‘Welcome to the lion’s den’ is a familiar lyric to those of the Blue persuasion of West London. Blared loudly before home games, it is the words from Chelsea-supporting Madness frontman Suggs and it couldn’t be more fitting for the Blues’ newest managerial appointment, Rafael Benitez. 

The much maligned Spaniard has had a sojourn from management after his wretched brief experience in Italy, picking up the shards of Jose Mourinho’s Inter Milan side. After a poor league campaign before the Christmas break, Benitez was relieved of his duties by Massimo Moratti after demanding that the president should deliver on his failed promises. Since then, Benitez has continually reiterated that only the right project with a vision will entice him out of his cosy suburban home in Merseyside. Linked with several posts across Europe, Benitez has shied away
claiming they failed to match his expectation. Indeed, once the Liverpool post was available, the current owners failed to acknowledge another ghost of their past.  

The question to many has been as to why hasn’t Benitez had a job, if he was ‘that’ good? Two La Liga titles, one UEFA Cup, one Champions League, one FA Cup and several other cups suggest his CV is slightly better than Harry Redknapp’s. Understandably, there is a clamour over Pep Guardiola after his marvellous work in creating a masterful team with Barcelona but that door remains firmly shut until the summer seemingly. Which other managers with that pedigree are available? 

Of course the dismissal of Roberto Di Matteo is questionable, and somewhat laughable, especially the timing of it. So early in the season, and certainly having won the elusive Champions League and FA Cup, would surely have meant Di Matteo would have been given the opportunity to deliver on Roman Abramovich’s mandate. Europe’s elite competition is lucrative and Chelsea’s failure to progress would be disastrous to their books so close to the implementation of Financial Fair Play.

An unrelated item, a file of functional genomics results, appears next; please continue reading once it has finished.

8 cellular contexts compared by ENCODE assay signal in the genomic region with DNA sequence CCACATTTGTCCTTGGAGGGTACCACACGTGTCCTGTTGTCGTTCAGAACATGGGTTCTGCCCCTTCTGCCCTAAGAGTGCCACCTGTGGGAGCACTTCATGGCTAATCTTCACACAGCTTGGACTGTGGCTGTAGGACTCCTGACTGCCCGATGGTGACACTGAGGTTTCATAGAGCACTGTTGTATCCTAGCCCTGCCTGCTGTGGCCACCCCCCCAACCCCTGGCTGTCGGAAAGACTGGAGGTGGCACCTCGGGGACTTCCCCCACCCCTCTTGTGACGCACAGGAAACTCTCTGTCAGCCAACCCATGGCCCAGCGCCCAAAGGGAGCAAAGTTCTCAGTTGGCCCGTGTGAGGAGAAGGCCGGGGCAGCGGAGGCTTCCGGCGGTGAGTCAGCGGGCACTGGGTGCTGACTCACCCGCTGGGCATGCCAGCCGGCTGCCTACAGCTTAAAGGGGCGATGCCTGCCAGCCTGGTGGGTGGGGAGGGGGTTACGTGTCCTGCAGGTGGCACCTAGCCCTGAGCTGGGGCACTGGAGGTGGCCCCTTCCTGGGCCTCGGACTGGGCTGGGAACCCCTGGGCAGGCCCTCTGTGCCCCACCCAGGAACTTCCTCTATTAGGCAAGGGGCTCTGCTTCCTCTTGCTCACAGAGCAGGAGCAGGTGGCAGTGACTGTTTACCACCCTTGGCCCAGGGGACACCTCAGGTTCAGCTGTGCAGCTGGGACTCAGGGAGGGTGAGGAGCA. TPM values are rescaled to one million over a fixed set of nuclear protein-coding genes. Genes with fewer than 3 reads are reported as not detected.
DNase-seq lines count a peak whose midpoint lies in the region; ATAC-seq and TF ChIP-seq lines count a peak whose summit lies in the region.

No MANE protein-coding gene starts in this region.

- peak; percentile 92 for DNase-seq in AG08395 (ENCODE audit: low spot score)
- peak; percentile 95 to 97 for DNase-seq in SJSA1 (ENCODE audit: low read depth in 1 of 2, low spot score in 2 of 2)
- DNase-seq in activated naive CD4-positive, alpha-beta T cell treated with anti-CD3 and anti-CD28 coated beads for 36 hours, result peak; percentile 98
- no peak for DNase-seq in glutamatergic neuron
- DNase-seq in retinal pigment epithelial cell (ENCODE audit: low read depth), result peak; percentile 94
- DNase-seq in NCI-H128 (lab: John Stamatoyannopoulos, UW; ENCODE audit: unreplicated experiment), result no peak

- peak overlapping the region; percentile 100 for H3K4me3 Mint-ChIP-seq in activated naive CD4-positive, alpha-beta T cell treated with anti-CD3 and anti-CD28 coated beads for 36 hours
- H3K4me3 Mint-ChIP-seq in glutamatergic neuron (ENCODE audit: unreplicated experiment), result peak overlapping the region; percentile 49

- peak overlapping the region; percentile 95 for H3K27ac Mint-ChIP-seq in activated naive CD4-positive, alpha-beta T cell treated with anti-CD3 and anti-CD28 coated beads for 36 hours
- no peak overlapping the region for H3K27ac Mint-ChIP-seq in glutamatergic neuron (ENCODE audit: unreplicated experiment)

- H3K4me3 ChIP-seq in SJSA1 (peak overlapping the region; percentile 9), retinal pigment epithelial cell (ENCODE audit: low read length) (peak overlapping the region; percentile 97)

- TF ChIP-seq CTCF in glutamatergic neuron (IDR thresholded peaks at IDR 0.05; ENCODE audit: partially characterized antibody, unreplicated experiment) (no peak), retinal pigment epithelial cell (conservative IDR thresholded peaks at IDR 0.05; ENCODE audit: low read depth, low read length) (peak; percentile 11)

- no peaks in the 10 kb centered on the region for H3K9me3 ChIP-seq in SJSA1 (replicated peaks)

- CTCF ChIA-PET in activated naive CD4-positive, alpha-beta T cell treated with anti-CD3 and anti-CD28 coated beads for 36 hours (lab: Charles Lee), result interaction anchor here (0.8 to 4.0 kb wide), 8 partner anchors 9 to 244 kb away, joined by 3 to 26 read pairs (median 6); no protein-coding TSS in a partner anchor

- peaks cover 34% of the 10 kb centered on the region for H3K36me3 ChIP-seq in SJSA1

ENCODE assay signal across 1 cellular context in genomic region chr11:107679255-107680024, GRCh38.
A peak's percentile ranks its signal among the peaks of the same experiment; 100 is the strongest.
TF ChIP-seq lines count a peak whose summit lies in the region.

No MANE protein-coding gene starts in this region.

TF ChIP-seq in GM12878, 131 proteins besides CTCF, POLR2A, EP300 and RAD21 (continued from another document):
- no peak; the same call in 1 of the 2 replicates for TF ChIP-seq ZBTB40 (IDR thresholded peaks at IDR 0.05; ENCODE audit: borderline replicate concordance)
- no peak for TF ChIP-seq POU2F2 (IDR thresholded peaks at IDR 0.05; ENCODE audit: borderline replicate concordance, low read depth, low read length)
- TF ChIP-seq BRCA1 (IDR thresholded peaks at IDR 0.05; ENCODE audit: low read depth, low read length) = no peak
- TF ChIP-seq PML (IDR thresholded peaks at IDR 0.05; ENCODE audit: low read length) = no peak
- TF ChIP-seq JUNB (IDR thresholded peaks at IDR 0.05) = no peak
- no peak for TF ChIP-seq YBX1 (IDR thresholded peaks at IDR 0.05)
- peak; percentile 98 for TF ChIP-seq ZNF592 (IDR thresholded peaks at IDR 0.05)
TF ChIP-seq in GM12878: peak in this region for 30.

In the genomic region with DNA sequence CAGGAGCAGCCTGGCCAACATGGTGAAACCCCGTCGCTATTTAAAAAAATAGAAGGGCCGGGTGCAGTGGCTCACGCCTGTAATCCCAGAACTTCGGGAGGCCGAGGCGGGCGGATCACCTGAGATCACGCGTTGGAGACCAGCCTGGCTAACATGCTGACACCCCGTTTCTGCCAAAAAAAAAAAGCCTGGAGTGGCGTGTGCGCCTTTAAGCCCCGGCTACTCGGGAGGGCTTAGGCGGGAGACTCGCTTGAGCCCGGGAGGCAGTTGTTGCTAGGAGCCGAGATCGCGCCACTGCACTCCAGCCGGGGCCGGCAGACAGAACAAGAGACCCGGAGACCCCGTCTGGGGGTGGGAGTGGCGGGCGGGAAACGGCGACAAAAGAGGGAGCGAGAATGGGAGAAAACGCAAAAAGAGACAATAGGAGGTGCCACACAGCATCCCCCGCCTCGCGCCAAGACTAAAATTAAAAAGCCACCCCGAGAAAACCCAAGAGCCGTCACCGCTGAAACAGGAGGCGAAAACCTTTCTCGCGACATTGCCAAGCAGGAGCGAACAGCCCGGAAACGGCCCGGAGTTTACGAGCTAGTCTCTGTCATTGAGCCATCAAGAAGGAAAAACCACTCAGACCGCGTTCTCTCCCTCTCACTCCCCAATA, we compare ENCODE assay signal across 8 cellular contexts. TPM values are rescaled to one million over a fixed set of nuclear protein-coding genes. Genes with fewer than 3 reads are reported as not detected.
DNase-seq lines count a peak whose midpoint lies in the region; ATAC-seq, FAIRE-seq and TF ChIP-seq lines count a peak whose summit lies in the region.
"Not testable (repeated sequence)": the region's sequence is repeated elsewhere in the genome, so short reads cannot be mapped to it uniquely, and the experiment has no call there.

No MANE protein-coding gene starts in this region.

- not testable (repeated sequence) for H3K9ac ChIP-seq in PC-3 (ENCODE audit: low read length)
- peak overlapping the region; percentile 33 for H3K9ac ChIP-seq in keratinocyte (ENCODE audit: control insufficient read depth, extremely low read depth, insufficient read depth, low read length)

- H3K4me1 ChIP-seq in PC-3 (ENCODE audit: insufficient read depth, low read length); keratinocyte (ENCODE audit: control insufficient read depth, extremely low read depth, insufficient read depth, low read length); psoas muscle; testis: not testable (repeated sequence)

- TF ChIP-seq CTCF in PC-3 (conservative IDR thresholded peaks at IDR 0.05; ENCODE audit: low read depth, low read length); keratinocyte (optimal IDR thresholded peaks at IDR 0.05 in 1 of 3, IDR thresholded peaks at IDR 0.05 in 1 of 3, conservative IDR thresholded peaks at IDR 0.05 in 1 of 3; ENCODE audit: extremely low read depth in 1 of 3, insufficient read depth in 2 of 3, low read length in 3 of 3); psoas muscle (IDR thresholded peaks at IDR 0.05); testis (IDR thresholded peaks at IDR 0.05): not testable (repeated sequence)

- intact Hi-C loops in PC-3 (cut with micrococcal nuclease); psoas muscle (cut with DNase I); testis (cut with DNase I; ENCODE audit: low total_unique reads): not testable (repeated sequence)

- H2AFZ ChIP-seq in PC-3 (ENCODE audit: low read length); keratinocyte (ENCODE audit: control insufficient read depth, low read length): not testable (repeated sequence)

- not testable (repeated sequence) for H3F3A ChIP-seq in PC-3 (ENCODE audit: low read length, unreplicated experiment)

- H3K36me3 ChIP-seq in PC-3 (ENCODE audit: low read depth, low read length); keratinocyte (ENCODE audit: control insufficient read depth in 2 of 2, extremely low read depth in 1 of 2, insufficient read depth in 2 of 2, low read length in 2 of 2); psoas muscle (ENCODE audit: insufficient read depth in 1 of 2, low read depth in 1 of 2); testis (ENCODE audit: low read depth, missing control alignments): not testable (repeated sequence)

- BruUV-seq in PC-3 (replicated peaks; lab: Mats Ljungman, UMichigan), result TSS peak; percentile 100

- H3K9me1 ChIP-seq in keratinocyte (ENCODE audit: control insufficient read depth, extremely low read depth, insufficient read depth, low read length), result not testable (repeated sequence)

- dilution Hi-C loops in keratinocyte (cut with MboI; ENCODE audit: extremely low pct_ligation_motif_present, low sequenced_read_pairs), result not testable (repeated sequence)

If Abramovich wants a European football specialist, there is no better available than Benitez. Many a time the Madrileno had his back against the wall needing a win in the competition and pulled a rabbit out of the hat. Liverpool’s Champions League campaign in season 2007-08 started poorly with a draw against Porto and defeats against Marseille and Besiktas. With pressure building to see Liverpool not be knocked out of the competition after a summer of huge spending bringing in Fernando Torres among others, Benitez managed to turn round the team’s fortunes by winning the remaining three games, scoring 16 and conceding one. Unfortunately for Benitez and Liverpool, they fell at the semi-final stage to Avram Grant’s Chelsea following a dramatic extra time winner from Didier Drogba. But it demonstrates what Benitez is capable of doing with a team which has far less talent and ability to what the current Chelsea team possesses. Needless to say, what he managed to do with the Liverpool team in Istanbul, a squad which contained Josemi, Djimi Traore, Vladimir Smicer among so many others. 

Benitez’s Liverpool managed to reach two Champions League finals (beating Chelsea both times en route to the final) and one semi final. In his time conquering not only an incredibly wealthy Chelsea, but also Real Madrid, Barcelona, Inter Milan and Arsenal highlights his meticulous mind in preparing his side to achieve progression over two legs against strong opposition. 

Indeed, his league performance over four of his seasons at Liverpool highlighted improvement and showing his understanding of the league. Runners-up to Manchester United in 2009 wasn’t followed up the season after in which he was handed his P45. For that failing, Benitez cites the boards lack of foresight and being handcuffed as the club were forced to asset strip as the club were paying high interest rates on the debt loaded on the club -a problem which he won’t have to face with Abramovich at the helm. 

There are doubts over Benitez’s personality and whether he is the right fit for a club with huge personalities and even bigger voices. There is huge scope for improvement on a talented team boasting of flair and elegance but lacking the ruthless aggression which Benitez demands of his sides, especially in the middle of the field. Benitez’s biggest challenge will be how strong his voice will be when demanding players in January, but perhaps the test is rejuvenating a certain Mr Torres. The prized £50m asset has failed to deliver on the huge investment placed on him however much like Benitez, perhaps it’s too early to right him off.  


Suhail Seedat is a podcaster and book reviewer for Lovely Left Foot.
 


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